Ikigai is a Japanese concept that translates to 'reason for being'. Until picking this book up on a whim (the cover was pretty, and I am easily sold on pretty books), I had never really heard of this idea, so this book acted as my introduction. The Good - This book was simply w...

    Meh. It's really just a recap of The Blue Zones of Happiness with emphasis on the Okinawa aspect. The quote I find most disconcerting, after reading the entire book, is "There is no perfect strategy to connecting with our ikigai"....but (what we learn from the Okinawans) is "don't worr...

    Quick review for a quick read. I definitely like the concept of "ikigai" and looked forward to learning more about the concept based on the description this book gave. However, upon finishing this - I felt that some of the advice was helpful, but very generalized and unfocused in this ...

    I just got my Japanese pension book in the mail today, but won't be able to use it for a good 20 years yet, so staying alive for a long time suddenly just became a bit more real for me: to get all my pension payments back I'll need to be around for a good 30 more years at least. And th...

    The below review is as on https://thebookishbulletin.wordpress.... Having read a good number of self-help books in the past and not being too inspired by any of them, I was kind of reluctant to pick this one up. But there was something so soothing and inviting about the cover-the de...

  • *Ritzrenee*
    Sep 02, 2018

    I kind of feel bad panning this book, because I think helping people find their ikigai -- or their purpose in life -- is a worthwhile goal. The problem is, I have to think that the author and his publisher know that this book doesn't come anywhere close to achieving that goal. In...

    I could live with the fact that every idea about the Western approach to finding a purpose in life is taken from Frankl, Taleb and a few others. With no personal contribution from the authors. But to claim that you interviewed 100 people from Okinawa and to present your readers with no...

    This book has nothing to do with Ikigai. Honestly it should've been titled How to Live a Long Life like an Okinawan. ...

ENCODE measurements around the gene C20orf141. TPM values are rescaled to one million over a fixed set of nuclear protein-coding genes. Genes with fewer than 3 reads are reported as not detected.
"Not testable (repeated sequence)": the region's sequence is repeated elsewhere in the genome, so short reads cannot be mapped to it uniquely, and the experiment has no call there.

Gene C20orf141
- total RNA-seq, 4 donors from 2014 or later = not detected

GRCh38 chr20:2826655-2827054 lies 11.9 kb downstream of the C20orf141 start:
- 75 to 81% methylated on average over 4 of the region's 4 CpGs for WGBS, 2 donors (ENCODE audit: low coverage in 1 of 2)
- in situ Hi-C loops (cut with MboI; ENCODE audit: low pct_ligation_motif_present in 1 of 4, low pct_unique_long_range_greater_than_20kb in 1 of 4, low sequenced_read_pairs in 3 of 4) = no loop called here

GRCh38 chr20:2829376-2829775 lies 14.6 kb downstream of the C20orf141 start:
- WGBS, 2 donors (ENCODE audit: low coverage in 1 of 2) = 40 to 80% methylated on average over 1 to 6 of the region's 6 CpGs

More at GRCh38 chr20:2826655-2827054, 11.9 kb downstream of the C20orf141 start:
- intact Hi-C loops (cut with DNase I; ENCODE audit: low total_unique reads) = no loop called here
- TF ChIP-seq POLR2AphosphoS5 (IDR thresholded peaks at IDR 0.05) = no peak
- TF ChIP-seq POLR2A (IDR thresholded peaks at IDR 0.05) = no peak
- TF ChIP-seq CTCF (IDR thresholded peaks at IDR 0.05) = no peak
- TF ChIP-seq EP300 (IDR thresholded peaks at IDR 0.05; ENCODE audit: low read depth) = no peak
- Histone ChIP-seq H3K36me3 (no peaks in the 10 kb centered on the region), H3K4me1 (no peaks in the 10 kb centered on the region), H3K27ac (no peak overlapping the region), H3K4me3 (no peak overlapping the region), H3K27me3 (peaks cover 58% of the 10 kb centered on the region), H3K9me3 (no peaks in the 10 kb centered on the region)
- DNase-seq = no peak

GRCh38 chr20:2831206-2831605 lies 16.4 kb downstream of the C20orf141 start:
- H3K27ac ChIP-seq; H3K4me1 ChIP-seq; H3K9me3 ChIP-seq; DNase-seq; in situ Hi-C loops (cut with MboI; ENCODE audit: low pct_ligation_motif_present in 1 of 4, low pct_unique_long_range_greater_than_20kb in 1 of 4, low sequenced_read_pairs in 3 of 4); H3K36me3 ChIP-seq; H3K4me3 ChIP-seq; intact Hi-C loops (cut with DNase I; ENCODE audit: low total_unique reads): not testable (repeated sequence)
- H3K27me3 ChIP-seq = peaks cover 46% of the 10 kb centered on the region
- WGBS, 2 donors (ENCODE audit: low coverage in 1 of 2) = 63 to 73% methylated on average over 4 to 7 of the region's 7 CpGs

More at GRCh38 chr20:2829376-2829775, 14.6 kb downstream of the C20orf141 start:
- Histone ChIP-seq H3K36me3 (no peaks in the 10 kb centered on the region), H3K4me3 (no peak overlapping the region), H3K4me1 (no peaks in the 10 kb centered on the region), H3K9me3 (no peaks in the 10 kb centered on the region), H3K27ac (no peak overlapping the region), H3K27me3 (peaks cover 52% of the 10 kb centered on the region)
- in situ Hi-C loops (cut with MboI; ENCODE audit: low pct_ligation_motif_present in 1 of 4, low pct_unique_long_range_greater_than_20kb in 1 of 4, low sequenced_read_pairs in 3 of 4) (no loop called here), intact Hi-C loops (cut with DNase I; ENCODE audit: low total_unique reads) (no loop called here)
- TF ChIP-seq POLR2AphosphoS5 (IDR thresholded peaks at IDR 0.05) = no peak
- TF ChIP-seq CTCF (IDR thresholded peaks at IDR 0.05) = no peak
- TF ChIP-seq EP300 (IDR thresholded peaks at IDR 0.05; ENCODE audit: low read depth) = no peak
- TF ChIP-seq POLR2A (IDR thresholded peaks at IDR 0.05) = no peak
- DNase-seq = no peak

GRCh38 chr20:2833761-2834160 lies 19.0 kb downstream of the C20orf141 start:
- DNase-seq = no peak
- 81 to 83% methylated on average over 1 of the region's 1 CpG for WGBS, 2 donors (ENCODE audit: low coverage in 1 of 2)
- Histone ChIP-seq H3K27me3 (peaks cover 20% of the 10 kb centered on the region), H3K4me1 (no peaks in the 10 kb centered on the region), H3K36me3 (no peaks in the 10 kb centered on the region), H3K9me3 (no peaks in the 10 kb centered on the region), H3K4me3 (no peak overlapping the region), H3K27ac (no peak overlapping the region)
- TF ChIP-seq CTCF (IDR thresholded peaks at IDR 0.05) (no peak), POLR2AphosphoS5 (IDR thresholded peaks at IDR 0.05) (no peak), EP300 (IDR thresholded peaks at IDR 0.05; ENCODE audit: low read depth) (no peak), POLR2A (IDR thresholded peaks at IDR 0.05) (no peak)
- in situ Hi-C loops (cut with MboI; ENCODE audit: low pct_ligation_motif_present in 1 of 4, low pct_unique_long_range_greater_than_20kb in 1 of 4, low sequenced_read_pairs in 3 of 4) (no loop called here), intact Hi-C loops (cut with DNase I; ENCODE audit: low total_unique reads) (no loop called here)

The book's title is a little misleading: while it does talk about ikigai, it also talks about what things are connected to it, and the main point is on having a long, happy, healthy(ish) life, as seen from the (mostly) Okinawan way of life. The authors traveled to Ogimi, which is in Ok...

    I literally inhaled this book. Ikigai is a beautiful book about Japanese culture and discusses the secret to a long and happy life. If you're interested in Japanese culture and self-development this gorgeous book is for you. Just reading this had a calm and centering effect on me. "Hap...

    I expected more but this book disappoints. It doesnt seem to follow a clear thread but rather jumps randomly around from one fact to another (which the authors thought relevant) such as stress and what it does to the body, and then short profiles on some of the longest lived persons on...

    Ikigai is a Japanese concept that translates to 'reason for being'. Until picking this book up on a whim (the cover was pretty, and I am easily sold on pretty books), I had never really heard of this idea, so this book acted as my introduction. The Good - This book was simply w...

    Meh. It's really just a recap of The Blue Zones of Happiness with emphasis on the Okinawa aspect. The quote I find most disconcerting, after reading the entire book, is "There is no perfect strategy to connecting with our ikigai"....but (what we learn from the Okinawans) is "don't worr...

    Quick review for a quick read. I definitely like the concept of "ikigai" and looked forward to learning more about the concept based on the description this book gave. However, upon finishing this - I felt that some of the advice was helpful, but very generalized and unfocused in this ...

    I just got my Japanese pension book in the mail today, but won't be able to use it for a good 20 years yet, so staying alive for a long time suddenly just became a bit more real for me: to get all my pension payments back I'll need to be around for a good 30 more years at least. And th...

    The below review is as on https://thebookishbulletin.wordpress.... Having read a good number of self-help books in the past and not being too inspired by any of them, I was kind of reluctant to pick this one up. But there was something so soothing and inviting about the cover-the de...

    DNF @ 35% ...

    This isn't a bad book but it's not as informative as I hoped it would be. I didn't feel that an adequate job was done of fleshing out the titular concept. It read more like a sci pop piece (in the style of Gladwell, not Pinker or Diamond) mixed with an amateur's ethnography of a blue z...

    Ikigai: The Japanese Secret to a Long and Happy Life Ikigai is a Japanese concept that means "a reason for being." It is similar to the French phrase Raison d'tre. Everyone, according to Japanese culture, has an ikigai. Finding it requires a deep and often lengthy search of self. ...

    The last book I read on this topic was really inspiring and I couldn?t put it down. I was looking forward to reading this one and was woefully disappointed. It?s insipid, tedious and misses the point entirely. ...

    Ikigai ???? is a Japanese term for "a reason for being." The word Ikigai usually refers to the source of value in one's life or the things that make one's life worthwhile. First of all, I wish I had enjoyed this book more since it was one of my most anticipated read for this...

    I'm so disappointed. I thought this would be an amazing book but actually it's a mess. I could see what the authors were trying to do but they could have done it in 40 pages or less. There were some contradictory thoughts, not to mention the amount of times the same ideia was repeated ...